Branches play an important part in your reptiles life. Snakes use them, for climbing, iguanas like to lay on them. Even bearded dragons use them to wear down their femoral pores.
While there is plenty of store-bought sticks to choose from. Most of them look like grandmas fake plant, next to her Christmas candy dish in July. Luckily Sterilizing wood is a relatively easy process, So no more overpriced fake sticks.
Wood That’s Toxic for Reptiles
Before you prepare the branch for your snake or the log for your iguana, not all wood created is equal. Unfortunately, some types of wood are harmful to reptiles. And it’s best to avoid exposing your reptile to certain types.
Cedar is extremely toxic and contains a number of aromatic compounds including hydrocarbons, cedrene, and cadrol. It can cause liver disease/failure as well as respiratory distress in reptiles, and is oftentimes fatal.
You also want to avoid buying prey that has been raised or housed on cedar or pine.
Pine is similar to cedar and produces aromatic phenols. While there are no studies linking pine to health problems. The chemicals that pine releases are irritants for snakes. Also, they kill the cells in the respiratory tract. Often times Increasing the chances of catching diseases or viruses, that can result in death. While It’s mostly chipped or shaved form of pine that is harmful to reptiles. you’ll want to avoid pine altogether.
Eucalyptus Is similar to pine. Also the same problem. It releases aromatic chemicals. Therefore I would advise avoiding Eucalyptus branches.
Safe Wood for Reptiles
There are plenty of choices. I personally like to use fruit tree branches. During pruning, it gives me a chance to put my apple tree branches to use. Also, any hardwood will work, maple, mahogany, oak are just a few of the choices.
If you are unable to identify the wood, do not use it. Even dead wood can harbor toxins.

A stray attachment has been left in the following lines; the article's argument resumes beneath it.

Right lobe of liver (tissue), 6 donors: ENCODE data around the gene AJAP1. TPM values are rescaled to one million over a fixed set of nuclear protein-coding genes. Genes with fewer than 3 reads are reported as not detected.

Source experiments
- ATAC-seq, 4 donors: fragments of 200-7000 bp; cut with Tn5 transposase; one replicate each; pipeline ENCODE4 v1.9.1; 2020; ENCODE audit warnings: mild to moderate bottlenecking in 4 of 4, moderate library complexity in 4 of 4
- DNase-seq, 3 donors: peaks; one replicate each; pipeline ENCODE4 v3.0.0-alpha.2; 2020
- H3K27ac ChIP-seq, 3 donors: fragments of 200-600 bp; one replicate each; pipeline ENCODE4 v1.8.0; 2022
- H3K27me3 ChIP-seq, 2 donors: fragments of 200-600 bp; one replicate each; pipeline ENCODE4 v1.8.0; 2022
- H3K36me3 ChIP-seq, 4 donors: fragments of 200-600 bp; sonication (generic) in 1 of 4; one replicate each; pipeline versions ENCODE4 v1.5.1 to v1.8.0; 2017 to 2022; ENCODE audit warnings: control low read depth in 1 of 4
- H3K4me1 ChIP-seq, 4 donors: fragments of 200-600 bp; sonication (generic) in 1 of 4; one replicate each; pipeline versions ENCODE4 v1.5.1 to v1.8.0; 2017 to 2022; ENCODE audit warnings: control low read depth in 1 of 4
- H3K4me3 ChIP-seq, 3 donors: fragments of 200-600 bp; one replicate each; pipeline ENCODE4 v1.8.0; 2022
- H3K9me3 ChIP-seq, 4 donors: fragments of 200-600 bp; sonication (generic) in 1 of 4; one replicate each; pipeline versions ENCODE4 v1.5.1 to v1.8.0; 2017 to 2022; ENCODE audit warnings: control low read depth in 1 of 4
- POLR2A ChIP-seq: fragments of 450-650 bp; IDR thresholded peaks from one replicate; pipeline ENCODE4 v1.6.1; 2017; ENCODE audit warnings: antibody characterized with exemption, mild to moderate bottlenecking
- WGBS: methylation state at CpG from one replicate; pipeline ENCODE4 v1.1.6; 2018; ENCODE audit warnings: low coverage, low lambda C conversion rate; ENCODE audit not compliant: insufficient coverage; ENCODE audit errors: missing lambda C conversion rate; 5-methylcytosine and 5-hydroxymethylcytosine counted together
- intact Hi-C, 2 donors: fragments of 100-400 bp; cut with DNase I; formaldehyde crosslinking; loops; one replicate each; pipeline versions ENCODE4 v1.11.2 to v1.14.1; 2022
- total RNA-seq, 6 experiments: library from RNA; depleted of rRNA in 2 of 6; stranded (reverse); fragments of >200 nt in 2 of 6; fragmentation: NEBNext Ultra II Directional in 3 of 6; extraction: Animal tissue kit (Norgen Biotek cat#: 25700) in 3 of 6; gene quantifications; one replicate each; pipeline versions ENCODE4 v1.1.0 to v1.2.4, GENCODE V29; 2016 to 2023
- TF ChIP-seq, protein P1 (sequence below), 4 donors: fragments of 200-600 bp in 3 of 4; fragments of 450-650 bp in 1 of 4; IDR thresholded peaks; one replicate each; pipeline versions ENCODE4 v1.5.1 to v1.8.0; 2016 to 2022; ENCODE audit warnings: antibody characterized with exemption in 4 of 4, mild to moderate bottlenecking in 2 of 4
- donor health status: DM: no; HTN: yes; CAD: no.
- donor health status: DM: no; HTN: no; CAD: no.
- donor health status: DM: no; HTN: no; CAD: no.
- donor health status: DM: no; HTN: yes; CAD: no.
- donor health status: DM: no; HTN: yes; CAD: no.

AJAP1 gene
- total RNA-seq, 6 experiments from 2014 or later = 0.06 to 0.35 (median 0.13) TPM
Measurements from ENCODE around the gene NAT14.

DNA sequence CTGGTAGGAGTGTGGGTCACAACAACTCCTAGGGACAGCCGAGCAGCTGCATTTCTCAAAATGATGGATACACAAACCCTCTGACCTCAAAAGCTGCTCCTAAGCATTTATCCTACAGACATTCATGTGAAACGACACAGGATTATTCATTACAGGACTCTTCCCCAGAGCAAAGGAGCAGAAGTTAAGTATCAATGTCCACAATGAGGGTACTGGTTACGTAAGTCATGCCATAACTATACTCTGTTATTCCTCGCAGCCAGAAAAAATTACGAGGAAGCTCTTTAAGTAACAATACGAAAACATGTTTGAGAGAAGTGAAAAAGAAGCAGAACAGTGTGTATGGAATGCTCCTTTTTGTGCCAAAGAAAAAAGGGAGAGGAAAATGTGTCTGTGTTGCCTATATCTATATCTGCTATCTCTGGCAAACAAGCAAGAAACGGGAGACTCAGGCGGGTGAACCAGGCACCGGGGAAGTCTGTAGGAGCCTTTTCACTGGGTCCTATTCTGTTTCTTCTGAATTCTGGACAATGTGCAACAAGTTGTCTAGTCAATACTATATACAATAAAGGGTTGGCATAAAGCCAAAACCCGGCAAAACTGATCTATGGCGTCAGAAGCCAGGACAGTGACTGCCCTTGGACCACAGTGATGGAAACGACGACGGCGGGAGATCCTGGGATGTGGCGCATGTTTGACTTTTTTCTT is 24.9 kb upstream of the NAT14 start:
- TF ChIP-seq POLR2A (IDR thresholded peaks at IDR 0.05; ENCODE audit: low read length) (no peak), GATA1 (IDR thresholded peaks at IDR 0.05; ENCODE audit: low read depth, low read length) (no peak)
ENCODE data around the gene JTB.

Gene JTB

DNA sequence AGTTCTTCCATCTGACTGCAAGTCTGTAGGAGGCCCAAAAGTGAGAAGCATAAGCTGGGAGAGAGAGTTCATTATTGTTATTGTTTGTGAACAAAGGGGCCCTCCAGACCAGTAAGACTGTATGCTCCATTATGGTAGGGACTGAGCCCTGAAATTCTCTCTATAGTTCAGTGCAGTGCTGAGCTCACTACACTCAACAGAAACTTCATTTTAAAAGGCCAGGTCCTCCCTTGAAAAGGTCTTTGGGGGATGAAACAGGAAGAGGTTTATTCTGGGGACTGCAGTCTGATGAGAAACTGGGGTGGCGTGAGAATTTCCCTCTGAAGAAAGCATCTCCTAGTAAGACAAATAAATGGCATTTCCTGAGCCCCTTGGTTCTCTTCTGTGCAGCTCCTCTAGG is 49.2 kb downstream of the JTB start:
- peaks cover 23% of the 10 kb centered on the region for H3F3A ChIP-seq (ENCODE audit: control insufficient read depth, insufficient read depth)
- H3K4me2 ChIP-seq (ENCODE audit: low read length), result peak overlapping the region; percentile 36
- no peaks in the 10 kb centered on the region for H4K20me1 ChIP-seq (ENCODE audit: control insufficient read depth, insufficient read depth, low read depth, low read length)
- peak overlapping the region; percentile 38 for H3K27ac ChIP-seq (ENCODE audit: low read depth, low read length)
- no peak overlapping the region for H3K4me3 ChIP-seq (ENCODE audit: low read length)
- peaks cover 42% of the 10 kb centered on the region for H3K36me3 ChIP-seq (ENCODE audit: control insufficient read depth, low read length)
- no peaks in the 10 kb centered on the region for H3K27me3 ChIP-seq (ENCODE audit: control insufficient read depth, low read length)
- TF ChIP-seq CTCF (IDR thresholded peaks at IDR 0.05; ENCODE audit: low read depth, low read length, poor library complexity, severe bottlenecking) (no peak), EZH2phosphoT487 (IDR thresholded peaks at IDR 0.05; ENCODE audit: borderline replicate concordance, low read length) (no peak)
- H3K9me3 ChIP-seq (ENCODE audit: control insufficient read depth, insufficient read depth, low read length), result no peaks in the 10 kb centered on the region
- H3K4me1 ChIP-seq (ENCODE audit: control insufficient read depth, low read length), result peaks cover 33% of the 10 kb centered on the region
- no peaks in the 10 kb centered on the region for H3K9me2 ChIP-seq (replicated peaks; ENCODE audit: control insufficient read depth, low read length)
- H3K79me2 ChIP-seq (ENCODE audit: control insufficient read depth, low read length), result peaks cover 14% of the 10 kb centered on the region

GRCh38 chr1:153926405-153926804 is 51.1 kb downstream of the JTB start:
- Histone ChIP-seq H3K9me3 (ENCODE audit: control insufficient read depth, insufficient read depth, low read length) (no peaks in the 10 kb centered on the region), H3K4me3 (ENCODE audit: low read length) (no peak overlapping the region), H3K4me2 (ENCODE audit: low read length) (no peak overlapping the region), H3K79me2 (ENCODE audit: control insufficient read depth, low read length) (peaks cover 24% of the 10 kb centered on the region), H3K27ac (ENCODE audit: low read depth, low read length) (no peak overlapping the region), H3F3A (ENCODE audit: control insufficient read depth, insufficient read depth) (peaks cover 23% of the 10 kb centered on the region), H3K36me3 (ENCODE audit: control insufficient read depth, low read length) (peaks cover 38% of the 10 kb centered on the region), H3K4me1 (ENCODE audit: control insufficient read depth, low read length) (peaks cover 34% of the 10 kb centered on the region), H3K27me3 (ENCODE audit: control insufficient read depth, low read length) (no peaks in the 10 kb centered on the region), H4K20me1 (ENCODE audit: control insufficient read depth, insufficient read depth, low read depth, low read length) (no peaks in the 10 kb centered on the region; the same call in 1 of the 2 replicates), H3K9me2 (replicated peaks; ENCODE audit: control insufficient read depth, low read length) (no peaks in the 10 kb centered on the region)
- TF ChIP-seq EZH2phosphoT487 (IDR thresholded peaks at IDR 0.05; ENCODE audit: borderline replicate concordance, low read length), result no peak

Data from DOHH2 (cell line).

It’s absolutely necessary for all wood you’ll collect outside to be sterilized before use in your reptiles enclosure. Sterilizing will kill any bacteria and parasites that it might harbor.
First, start by removing any leaves from the branch. Followed by giving it a good scrub. This will remove any loose debris and bark. Now you’re ready for the sterilizing process.
Sterilizing Wood Using an Oven
Smaller branches and pieces of wood can be baked at 250° for 2 hours, this will kill any bacteria. Also, increasing the temperature does not speed up the process. But it will increase the chances of the wood catching on fire.
While your branch is baking, do not leave it unattended. The ignition point of wood is around 500°, hot spots can occur causing combustion. While it’s highly unlikely to catch fire. This is one of them cases better safe than sorry.
Sterilizing Wood Using Water and Bleach
Sometimes larger pieces of wood will not fit in the oven, so you will need to use bleach and water for sterilizing.
You’ll need a few supplies to get started:
List of Ingredients
- Rubber gloves
- A measuring cup
- Household bleach (found at any supermarket)
After you gathered the supplies, fill the tote with a mixture of 1/2 cup bleach to one gallon of water. Place the wood in the tote and let it soak for 24 hours. The bleach will seep into the wood killing any parasites.
After 24 hours have passed, remove the wood and rinse it thoroughly.
Next, fill the tote with fresh water. Over the course of the day dump the water out every 2 hours replacing with fresh water. Doing so will remove any bleach that leached inside the wood.
The last step is to let it dry before adding to your reptiles enclosure. Leaving under the sun to dry out works best.
Using wood from outdoors is a great way to save money. However, never use wood from outdoors without sterilizing first. The money you saved could be paying a vet bill. Keep your reptiles safe and don’t introduce outside bacteria to there enclosure.
I would love to hear your thoughts, questions in the comments below.